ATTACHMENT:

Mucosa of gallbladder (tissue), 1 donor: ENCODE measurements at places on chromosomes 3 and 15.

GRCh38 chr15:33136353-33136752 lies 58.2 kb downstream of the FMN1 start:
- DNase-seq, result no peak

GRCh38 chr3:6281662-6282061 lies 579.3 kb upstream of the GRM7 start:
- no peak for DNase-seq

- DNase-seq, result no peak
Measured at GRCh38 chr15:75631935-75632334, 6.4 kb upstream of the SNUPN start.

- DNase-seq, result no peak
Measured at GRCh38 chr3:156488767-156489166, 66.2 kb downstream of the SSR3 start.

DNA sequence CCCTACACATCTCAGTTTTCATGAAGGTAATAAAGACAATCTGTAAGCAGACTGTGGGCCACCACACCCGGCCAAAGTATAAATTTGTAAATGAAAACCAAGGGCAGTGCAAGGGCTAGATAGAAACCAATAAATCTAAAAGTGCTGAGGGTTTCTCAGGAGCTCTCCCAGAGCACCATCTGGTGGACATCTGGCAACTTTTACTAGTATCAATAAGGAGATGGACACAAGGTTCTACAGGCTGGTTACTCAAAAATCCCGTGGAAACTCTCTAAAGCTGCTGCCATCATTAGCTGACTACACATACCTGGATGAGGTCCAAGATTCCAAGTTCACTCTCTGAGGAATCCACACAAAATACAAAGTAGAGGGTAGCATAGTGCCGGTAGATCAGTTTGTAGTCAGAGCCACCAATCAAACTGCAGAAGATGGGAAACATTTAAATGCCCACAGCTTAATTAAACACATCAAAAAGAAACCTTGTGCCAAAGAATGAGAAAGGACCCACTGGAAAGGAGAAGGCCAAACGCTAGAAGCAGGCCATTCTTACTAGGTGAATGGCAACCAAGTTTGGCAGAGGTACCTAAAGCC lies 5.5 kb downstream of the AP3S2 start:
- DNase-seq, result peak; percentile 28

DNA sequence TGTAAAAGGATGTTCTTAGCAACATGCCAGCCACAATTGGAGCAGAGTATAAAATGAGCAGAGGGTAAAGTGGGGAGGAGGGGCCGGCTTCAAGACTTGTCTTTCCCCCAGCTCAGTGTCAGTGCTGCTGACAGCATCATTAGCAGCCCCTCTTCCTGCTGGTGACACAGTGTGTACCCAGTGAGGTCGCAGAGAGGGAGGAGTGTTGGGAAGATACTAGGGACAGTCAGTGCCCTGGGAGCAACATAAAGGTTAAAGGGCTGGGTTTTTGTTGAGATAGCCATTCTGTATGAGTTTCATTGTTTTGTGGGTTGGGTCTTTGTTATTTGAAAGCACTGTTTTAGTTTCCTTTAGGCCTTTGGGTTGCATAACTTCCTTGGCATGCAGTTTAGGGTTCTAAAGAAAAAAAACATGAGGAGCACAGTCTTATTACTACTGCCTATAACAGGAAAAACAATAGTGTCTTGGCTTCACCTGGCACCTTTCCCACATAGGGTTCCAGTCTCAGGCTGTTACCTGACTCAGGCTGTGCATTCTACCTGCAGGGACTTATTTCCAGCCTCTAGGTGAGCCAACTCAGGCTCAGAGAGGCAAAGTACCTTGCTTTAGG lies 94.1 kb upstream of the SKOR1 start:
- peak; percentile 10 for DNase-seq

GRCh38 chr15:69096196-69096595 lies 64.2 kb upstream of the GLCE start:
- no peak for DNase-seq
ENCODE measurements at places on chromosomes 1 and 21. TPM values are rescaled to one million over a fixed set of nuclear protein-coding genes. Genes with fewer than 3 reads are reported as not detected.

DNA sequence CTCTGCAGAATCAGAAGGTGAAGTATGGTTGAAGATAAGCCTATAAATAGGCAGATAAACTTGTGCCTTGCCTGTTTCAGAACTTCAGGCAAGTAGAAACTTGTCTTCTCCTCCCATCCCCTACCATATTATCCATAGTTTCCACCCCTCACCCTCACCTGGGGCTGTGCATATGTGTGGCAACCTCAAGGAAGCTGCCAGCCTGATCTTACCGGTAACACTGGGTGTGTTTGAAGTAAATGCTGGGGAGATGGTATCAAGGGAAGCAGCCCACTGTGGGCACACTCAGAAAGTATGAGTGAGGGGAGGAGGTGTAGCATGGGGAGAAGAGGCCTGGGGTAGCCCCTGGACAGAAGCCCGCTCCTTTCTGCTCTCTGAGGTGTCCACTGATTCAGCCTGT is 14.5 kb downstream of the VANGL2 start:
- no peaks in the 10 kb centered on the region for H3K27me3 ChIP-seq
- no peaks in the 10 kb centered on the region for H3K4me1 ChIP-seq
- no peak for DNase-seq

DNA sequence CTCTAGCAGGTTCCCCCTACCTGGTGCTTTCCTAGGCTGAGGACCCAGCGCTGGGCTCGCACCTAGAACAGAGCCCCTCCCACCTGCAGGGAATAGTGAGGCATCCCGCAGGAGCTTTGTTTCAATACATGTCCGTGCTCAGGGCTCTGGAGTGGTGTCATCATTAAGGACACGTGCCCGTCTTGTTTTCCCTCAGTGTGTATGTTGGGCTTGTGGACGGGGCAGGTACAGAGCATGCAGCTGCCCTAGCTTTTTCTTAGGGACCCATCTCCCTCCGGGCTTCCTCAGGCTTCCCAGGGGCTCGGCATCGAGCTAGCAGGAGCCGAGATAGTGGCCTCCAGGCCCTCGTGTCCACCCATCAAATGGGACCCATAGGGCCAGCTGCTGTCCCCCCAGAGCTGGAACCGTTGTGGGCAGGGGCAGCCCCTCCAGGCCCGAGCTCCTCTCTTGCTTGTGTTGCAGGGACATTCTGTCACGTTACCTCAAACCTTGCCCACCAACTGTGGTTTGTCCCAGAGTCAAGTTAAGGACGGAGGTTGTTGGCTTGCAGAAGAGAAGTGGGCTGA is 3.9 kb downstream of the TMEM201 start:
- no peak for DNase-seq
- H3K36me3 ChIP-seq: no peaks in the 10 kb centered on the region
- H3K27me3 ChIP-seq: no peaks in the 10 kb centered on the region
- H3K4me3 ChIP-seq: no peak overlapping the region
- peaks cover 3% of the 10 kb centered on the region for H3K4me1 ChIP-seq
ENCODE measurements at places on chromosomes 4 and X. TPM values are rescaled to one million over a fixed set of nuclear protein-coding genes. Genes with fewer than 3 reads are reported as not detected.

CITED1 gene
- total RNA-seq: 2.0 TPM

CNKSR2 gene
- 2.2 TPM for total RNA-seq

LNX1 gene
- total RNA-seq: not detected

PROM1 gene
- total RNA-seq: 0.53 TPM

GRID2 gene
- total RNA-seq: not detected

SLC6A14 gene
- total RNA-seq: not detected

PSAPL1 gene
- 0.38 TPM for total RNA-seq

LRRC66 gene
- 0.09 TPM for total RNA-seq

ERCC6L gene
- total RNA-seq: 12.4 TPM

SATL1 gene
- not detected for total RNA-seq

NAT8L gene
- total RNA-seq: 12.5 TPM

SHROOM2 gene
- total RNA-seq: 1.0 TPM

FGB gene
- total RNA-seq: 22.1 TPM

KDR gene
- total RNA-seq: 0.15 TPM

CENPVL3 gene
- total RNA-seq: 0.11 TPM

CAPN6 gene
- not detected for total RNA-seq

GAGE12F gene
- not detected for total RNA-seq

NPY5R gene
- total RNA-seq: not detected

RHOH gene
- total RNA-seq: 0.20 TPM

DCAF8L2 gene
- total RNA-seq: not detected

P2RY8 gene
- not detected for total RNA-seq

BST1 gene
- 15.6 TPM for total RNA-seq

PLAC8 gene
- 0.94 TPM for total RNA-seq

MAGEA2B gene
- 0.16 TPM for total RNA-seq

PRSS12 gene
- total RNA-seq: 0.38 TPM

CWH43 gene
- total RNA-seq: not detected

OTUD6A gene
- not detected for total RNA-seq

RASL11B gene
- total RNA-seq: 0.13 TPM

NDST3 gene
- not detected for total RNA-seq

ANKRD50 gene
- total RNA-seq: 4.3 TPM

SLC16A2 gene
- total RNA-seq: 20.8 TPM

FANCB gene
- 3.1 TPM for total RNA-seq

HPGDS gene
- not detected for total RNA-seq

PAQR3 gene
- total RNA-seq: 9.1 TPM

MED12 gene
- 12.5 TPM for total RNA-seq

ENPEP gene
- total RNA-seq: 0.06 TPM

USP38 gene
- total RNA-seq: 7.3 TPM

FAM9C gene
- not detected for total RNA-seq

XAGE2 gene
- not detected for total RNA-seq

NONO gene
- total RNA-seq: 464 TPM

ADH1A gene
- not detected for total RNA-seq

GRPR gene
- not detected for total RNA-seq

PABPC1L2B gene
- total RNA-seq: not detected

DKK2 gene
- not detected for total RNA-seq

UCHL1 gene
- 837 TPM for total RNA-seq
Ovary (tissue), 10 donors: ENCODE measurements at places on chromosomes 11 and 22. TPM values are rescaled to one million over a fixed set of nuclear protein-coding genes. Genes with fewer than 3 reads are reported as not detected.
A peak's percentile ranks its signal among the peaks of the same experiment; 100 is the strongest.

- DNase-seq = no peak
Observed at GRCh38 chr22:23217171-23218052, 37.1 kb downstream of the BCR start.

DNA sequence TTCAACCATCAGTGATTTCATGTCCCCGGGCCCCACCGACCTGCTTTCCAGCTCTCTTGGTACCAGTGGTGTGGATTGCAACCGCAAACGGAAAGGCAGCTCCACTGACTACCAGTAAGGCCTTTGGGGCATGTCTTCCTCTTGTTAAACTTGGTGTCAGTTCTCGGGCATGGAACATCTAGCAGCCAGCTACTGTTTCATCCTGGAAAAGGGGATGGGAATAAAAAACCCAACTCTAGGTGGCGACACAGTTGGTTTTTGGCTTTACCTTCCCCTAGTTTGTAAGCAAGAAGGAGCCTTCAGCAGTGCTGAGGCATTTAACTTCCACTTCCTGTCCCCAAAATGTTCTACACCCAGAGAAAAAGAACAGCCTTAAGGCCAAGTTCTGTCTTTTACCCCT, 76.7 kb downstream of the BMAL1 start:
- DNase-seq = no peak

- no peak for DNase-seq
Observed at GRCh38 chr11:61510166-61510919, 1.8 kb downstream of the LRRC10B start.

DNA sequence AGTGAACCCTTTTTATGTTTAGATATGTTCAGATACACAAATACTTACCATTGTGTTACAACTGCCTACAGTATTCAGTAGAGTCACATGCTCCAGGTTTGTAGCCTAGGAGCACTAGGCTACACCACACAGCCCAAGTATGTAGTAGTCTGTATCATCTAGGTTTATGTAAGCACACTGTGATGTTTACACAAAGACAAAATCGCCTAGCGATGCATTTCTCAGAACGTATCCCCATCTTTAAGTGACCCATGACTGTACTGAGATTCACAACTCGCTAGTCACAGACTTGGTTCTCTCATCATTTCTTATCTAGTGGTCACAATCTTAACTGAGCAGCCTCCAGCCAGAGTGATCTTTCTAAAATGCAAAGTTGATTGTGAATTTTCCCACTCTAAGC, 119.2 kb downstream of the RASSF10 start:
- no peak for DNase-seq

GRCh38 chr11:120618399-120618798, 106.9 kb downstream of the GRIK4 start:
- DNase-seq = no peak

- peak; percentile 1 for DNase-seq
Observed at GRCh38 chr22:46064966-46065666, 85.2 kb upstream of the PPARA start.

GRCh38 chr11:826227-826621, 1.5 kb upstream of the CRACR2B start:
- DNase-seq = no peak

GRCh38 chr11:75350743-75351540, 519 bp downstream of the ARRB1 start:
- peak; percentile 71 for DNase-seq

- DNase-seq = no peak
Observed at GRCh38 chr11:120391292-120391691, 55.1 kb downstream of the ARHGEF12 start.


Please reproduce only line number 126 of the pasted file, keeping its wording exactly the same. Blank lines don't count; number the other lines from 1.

DNA sequence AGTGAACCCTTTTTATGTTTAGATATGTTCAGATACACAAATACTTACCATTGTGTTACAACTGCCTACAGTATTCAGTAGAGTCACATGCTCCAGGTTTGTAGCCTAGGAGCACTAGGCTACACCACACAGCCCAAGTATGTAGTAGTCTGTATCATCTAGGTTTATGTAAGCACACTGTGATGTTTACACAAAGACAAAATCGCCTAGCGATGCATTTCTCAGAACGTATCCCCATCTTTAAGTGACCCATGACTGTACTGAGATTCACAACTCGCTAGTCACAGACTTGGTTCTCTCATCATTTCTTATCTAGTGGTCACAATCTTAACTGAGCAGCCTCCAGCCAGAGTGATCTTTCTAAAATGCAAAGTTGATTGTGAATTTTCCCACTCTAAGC, 119.2 kb downstream of the RASSF10 start: